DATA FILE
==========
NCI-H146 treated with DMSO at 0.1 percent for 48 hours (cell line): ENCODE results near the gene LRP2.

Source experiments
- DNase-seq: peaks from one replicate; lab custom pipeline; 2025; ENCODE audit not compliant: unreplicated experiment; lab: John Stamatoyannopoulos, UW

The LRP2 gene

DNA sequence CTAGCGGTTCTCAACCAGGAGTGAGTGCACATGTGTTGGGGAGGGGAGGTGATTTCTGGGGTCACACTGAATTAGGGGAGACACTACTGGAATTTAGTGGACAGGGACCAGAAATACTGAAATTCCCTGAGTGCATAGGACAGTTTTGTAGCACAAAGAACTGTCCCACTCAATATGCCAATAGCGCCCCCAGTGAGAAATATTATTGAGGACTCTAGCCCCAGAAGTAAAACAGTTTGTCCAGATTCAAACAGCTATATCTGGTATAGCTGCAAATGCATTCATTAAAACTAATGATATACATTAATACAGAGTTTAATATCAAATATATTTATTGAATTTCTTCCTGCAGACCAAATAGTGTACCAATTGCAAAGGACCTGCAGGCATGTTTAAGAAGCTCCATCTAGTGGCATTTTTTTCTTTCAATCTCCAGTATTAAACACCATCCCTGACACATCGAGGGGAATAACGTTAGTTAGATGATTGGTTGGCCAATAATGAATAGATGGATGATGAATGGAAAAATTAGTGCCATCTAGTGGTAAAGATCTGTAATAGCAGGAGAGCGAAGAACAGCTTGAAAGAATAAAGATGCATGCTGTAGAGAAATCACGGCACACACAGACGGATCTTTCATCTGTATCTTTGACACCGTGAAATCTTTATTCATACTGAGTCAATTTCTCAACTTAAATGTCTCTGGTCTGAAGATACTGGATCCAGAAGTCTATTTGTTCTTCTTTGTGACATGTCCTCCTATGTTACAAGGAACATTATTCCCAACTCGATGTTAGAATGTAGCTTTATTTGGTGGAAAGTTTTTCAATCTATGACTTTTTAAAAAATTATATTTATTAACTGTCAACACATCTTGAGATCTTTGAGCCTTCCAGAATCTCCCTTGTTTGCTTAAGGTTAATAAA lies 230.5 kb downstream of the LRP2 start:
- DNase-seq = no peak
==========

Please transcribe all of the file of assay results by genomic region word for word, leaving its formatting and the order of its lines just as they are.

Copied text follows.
NCI-H146 treated with DMSO at 0.1 percent for 48 hours (cell line): ENCODE results near the gene LRP2.

Source experiments
- DNase-seq: peaks from one replicate; lab custom pipeline; 2025; ENCODE audit not compliant: unreplicated experiment; lab: John Stamatoyannopoulos, UW

The LRP2 gene

DNA sequence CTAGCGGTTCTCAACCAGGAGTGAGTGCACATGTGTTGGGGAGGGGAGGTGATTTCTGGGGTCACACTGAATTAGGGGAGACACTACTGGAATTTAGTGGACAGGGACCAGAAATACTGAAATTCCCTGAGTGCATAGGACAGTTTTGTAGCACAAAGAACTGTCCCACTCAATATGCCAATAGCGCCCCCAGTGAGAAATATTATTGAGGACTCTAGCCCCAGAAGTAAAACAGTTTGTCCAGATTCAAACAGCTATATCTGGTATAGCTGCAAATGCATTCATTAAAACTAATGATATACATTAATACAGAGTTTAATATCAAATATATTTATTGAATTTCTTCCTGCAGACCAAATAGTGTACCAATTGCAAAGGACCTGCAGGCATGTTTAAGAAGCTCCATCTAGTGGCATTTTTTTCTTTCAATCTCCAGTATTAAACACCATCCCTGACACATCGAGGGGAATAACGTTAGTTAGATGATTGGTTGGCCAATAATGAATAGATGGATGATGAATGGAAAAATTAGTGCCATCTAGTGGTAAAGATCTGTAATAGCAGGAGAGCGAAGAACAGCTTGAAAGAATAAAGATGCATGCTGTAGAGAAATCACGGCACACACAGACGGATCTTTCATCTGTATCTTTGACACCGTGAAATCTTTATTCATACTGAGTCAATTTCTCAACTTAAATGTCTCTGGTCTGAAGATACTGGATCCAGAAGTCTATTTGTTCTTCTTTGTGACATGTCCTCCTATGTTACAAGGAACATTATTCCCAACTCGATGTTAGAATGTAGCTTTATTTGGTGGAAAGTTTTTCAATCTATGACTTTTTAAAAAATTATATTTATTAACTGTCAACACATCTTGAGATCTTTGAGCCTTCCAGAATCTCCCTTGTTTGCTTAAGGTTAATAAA lies 230.5 kb downstream of the LRP2 start:
- DNase-seq = no peak